February 11, 2009 By Reid Goldsborough
The Internet may be the world's newest communication medium, and books may be among the oldest, but the two have met in lots of interesting ways.
Electronic book readers, also called e-book readers, are one of the more interesting. They've been around since the 1990s as a way of marrying the portability of books with the search and storage capabilities of personal computers.
The biggest buzz today surrounds the release of the second version of Amazon Kindle, an e-book reader from Amazon.com, which began its life as an online bookstore in 1995 but has since diversified into other product lines.
Kindle was first released in November 2007, with Kindle 2 launching in February 2009. E-book readers haven't yet caught on in a big way in the marketplace, with the multiplicity of e-book formats, or "Tower of eBabel," confusing buyers and the high prices of readers keeping them away.
E-books are far more popular in Japan than the U.S., but Kindle 2 shows promise of attracting more users. It's the size of a paperback book but thinner and lighter -- at 10 ounces more than two pounds lighter than its predecessor.
One Kindle can take the place of hundreds of printed books, which has obvious advantages for students of all ages lugging around knapsacks and anyone who wants easy access to multiple books. You download books, among other ways, using Sprint's wireless broadband network, with more than 230,000 books available from Amazon.com at the time of this writing and other books available through other sources.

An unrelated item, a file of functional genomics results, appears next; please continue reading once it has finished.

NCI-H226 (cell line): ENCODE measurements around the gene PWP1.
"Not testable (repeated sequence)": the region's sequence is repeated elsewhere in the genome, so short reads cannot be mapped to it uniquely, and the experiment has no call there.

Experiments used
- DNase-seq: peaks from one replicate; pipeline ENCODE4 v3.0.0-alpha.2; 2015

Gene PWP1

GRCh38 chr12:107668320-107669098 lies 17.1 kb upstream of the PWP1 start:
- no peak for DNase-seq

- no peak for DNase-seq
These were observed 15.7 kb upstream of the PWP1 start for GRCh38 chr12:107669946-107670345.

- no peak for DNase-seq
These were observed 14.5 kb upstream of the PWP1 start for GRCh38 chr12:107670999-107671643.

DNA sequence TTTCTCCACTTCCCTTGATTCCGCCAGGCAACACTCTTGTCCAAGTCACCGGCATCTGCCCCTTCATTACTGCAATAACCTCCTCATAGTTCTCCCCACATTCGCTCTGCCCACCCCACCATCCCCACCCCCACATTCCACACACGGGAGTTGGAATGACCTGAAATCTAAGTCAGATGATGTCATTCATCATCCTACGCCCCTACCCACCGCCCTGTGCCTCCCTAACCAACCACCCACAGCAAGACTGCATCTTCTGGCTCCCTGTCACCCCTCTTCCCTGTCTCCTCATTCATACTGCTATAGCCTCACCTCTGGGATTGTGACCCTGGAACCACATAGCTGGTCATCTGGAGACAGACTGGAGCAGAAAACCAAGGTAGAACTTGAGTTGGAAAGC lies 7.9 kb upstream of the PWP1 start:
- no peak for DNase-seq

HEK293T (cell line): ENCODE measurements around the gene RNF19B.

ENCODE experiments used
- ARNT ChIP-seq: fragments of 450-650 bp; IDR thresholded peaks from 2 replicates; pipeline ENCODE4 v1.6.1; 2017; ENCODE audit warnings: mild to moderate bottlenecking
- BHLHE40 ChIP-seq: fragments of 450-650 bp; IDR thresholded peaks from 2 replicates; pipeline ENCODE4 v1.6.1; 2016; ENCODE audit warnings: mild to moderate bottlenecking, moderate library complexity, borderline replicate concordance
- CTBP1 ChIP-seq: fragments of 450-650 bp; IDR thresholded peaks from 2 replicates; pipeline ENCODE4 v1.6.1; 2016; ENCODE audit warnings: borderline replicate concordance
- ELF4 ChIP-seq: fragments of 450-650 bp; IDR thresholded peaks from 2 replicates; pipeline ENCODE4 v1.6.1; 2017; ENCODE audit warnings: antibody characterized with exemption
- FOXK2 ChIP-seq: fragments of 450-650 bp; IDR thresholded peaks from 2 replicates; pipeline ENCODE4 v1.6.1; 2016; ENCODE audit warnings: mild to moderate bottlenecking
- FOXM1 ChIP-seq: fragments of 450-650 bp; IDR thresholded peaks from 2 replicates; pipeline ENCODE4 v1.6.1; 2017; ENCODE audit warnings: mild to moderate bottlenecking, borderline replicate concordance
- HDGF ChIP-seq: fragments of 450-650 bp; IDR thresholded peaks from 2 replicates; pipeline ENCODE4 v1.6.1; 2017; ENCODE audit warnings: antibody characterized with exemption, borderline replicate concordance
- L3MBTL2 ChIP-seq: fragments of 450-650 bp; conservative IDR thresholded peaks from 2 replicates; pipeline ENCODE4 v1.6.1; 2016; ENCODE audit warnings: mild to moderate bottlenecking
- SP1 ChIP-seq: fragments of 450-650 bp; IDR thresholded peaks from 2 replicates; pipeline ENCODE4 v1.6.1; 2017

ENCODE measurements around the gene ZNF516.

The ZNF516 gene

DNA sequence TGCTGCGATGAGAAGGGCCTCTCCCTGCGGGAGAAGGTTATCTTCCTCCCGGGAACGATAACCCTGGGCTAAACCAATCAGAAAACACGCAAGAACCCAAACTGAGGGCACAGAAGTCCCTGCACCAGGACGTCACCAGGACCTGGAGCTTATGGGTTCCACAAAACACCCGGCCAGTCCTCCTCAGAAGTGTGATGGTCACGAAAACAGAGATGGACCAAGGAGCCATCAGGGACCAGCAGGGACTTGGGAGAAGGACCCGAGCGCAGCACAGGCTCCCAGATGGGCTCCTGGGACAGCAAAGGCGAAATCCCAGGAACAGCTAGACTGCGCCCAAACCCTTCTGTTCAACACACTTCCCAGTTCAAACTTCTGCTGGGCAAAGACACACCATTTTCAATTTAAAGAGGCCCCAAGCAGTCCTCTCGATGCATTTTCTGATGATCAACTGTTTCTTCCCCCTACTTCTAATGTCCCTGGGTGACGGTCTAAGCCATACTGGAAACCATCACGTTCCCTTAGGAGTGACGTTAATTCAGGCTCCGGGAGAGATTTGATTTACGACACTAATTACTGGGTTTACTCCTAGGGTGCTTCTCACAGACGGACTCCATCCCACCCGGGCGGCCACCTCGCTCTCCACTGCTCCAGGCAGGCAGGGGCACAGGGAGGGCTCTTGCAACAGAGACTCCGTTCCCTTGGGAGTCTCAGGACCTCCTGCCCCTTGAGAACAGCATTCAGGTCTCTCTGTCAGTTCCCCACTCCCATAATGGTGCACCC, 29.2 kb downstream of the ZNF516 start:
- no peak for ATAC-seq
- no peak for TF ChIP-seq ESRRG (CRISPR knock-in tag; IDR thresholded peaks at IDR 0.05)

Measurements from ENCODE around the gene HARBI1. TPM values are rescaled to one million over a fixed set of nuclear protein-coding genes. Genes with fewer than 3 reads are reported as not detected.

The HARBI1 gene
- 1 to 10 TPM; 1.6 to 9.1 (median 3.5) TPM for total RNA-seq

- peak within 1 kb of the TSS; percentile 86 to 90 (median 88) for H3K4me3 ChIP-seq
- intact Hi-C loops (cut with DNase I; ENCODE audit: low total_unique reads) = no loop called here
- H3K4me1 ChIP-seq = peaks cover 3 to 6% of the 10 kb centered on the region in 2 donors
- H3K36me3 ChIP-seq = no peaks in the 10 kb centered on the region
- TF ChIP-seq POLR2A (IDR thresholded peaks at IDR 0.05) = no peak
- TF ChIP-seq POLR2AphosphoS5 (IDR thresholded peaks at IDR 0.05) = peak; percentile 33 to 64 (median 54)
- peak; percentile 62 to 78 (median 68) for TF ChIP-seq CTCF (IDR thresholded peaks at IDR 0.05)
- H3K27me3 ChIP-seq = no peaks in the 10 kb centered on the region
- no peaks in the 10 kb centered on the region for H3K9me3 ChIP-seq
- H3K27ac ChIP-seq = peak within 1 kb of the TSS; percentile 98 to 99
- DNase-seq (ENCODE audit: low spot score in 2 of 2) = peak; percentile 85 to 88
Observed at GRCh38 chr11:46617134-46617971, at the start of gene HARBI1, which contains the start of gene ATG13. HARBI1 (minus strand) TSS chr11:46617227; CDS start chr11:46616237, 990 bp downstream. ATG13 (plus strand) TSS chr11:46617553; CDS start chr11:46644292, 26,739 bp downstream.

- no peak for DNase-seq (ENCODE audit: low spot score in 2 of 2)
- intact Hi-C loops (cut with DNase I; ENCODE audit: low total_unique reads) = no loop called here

You can also download and read newspapers, magazines and blogs. Kindle comes with the New Oxford American Dictionary built in, which lets you quickly look up words. For more information, you can access the online encyclopedia Wikipedia. Kindle's search capacity makes it easy to find a word or phrase across all the books and other materials you've downloaded. Unlike a laptop computer, its battery can last for several days of regular use.
At $359, Kindle isn't cheap, which will likely keep many people away. The cost of downloaded books is less than the paper versions, but not that much less. Widespread popularity will no doubt come when the cost of e-books better matches their actual cost. Kindle isn't the only e-book reader in town, with the Sony Reader being its main competition.
For traditionalists who still like paper, the Internet has also opened up a world of new choices. If you buy books but have never shopped at Amazon.com, Barnes & Noble's Web site, or other online booksellers, you owe yourself the experience.
Online bookstores let you search for books by title, author and subject, read reviews by professional book reviewers and fellow readers, and often browse through books whose publishers permit the practice online. Online bookstores have a much larger selection of books than any physical bookstore.
Each time you visit, the site recommends books based on your previous choices and the choices of other readers who've bought similar books. Buying is easy. After inputting your credit card information once, you can buy a book with a single click of your mouse. Books typically arrive in a matter of days.
One controversial aspect of online book buying is the easy ability of buying used books from used booksellers as well as fellow readers. In addition to the above sites, used books are available through eBay and Half.com as well as book aggregators such as
This Digital Communities white paper highlights discussions with IT officials in four counties that have adopted shared services models. Our aim was to learn about the obstacles these governments have faced when it comes to shared services and what it takes to overcome those roadblocks. We also spoke with several members of the IT industry who have thought long and hard about these issues. The paper offers some best practices for shared government-to-government services, but also points out challenges that government and industry still must overcome before this model gains widespread adoption.